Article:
The Screening Room
little mermaid 2
In 1994, Disney decided to release made-for-video sequels to their animated feature films. Much to the chagrin of Disney animation die hards, the studio pressed on and produced a number of movies. Most of them have been pale attempts at trying to capture the magic of the originals. Some have been questionably made, especially considering the original movies weren't good at all.

The hardest thing to watch have been sequels to some of Disney's classics. The "Cinderella" sequel and prequel weren't necessary to make, for example. Walt Disney didn't like to produce sequels to his hit films. He felt that the stories were told completely.

"The Little Mermaid" (1989) was a grand return to Disney's quality animation. It had all the elements of great fairy tale with a happy ending. What makes "The Little Mermaid II: Return to the Sea" so difficult to watch is how it breaks convention. The made-for-video has been re-released on DVD.

The first mistake the sequel makes is showing Ariel, once the feisty and headstrong mermaid, as married and settled. She and Prince Eric have a baby, Melody. "The Little Mermaid" through this act of betraying the audience's belief in a character, has jumped the shark. It's always a danger sign when the main characters either get married and/or have a baby. Ariel & Eric already got married in the 1989 classic. I'd rather suspend my belief and let the story end right there. Disney, however, thought otherwise. Ariel has become a bore and a worry wart. This is not your mother's Ariel.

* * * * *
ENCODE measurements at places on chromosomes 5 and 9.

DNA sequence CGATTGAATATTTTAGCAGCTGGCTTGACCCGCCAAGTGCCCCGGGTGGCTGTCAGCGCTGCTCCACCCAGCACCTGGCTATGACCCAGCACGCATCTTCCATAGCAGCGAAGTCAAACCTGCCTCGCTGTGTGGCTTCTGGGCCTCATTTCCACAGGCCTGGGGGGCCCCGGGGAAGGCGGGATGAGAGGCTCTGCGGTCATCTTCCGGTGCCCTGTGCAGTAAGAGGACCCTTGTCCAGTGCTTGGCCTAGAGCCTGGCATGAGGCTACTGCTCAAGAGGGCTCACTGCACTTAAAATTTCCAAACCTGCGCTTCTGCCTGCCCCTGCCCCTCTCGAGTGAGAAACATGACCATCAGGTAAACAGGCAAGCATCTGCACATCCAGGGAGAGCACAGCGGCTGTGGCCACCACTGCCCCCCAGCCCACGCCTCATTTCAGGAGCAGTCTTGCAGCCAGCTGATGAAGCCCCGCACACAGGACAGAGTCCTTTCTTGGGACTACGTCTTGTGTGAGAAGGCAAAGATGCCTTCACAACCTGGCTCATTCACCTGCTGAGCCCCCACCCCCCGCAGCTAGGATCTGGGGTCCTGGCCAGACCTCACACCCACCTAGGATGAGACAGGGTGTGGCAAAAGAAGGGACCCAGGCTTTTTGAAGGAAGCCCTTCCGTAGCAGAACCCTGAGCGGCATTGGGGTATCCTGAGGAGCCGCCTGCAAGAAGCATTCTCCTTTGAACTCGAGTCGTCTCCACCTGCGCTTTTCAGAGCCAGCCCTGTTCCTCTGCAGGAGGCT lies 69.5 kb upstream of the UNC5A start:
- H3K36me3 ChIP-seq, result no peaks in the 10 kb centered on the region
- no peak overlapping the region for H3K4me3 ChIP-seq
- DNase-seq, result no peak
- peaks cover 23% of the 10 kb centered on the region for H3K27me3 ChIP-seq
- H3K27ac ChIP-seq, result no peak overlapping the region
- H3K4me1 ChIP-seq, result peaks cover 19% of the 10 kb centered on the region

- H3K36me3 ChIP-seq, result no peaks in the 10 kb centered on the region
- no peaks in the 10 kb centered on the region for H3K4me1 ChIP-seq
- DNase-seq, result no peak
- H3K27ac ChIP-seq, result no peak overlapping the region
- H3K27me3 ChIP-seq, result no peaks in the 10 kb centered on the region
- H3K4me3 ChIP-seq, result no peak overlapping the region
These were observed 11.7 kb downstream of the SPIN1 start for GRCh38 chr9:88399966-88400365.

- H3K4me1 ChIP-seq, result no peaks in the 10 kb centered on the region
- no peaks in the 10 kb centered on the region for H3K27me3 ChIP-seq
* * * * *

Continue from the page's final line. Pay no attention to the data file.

Secondary characters, like Melody, are hardly ever as good and interesting at their parents. Okay, Eric was pretty much typical of Disney's princes. He's there for plot development and that's about it. As for the spawn of our favorite characters, they're used as an excuse to sell more Ariel dolls. Kids, and sometimes their parents, realize that characters like Melody aren't all that interesting. She's cute, but she's merely a bland copy of her mother. "But mommy, 1989 Ariel is so much more fun!"

Like most parents, my wife bought "The Little Mermaid II" back in 2000 for our young daughter. She didn't watch much television when she was 2, but this DVD caught her attention. We probably watched it a hundred times. The movie has some merits worth mentioning. Although the animation is occasionally rough, the colors and backgrounds are done with an eye for detail. The music and compositions are of high quality, though it's easy to miss Alan Menken & Howard Ashman's song and music writing.

The character of Melody is okay, but she quickly gets on one's nerves. Voiced by the talented Tara Strong (Timmy in "The Fairly Odd Parents"), she's just a bit too cute for my taste. Morgana, Ursula's sister we didn't know about, is merely a carbon copy of her bigger  and meaner sis. She's voiced by Pat Carroll who also provided Ursula's wonderful voice and personality. Sebastian the crab is back, voiced by Samuel E. Wright. He's put through pretty much the same adventure as undertook in the original film. Another plot development in the movie involves two outcast characters, Tip (Max Casella) and Dash (Stephen Furst). They're unnecessary to the plot and are clearly aimed at small children.

"The Little Mermaid II" is passable entertainment for tykes, but for older children, it might not pass muster. I sat down with my daughter to watch it again. She didn't remember it, despite seeing it so many times. I guess it didn't make as much of an impression on her as the other video she loved, "It's Potty Time!" The Ariel/Melody sequel might not hold up well, but at least for me, it brought back some memories.           
Bill Kallay

Special thanks to Click Communications

Photos: BVHE. All rights reserved.
DVD Quick Glimpse



Not as bad as some Disney traditionalists thought, but still not great

Director: Jim Kammerud  

Cast: Jodi Benson, Samuel E. Wright, Tara Strong (as Tara Charendoff), Pat Carroll, Buddy Hackett, Kenneth Mars  

A new game, storybook and more


Picture: Excellent
Sound: Very Good

Most of the original cast returns

Aspect Ratio (1.66:1)

Dolby Digital 5.1

December 16, 2008
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